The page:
The ruff breeds in extensive lowland freshwater marshes and damp grasslands. It avoids barren tundra and areas badly affected by severe weather, preferring marshes and deltas with shallow water.
The ruff normally feeds using a steady walk and pecking action, selecting food items by sight, but it will also wade deeply and submerge its head. Diet consists of larva insects, including caddis flies, water-beetles, mayflies and grasshoppers, crustaceans, spiders, molluscs, worms, frogs, small fish, and also the seeds of rice and other cereals, sedges, grasses and aquatic plants.
The ruff is a migratory species, breeding in wetlands in colder regions of northern Eurasia, and spends the northern winter in the tropics, mainly in Africa.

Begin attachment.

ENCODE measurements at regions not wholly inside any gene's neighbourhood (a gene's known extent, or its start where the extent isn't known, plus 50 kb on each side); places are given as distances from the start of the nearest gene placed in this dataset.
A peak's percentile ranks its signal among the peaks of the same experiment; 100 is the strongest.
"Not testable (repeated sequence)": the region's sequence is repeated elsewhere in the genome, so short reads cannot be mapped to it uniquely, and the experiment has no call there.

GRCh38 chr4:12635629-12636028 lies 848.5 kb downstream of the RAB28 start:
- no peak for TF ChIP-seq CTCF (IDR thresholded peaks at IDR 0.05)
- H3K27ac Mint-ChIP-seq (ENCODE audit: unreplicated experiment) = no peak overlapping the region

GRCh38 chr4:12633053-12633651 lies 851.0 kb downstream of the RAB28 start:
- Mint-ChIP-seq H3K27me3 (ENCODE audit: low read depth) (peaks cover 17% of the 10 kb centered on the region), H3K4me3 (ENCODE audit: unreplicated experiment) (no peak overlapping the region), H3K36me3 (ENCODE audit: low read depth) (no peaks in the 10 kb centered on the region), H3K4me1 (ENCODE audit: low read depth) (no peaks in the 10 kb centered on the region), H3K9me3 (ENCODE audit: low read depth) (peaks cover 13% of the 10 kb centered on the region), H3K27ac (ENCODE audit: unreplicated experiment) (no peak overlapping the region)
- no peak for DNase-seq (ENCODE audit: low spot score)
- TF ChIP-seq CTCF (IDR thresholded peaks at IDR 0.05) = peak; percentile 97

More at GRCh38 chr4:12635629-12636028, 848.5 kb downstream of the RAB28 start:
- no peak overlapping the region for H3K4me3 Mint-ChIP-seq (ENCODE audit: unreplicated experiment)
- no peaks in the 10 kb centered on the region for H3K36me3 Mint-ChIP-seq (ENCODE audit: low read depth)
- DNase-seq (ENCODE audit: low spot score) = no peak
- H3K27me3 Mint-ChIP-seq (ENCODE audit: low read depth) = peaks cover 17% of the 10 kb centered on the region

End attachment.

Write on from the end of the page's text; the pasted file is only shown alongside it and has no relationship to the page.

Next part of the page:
It breeds in a very few lowland sites in eastern England. Males display during the breeding season at a lek in a traditional open grassy arena. The female has one brood per year and lays four eggs in a well-hidden ground nest, incubating the eggs and rearing the chicks, which are mobile soon after hatching, on her own.
The species is threatened by petroleum pollution, wetland and flood-plain peat-extraction, and land abandonment and changing land management practices that lead to scrub and reed overgrowth.
Classified as Least concern.
- Latin Name: Philomachus pugnax
- Class: Birds
- Conservation Status: Least Concern
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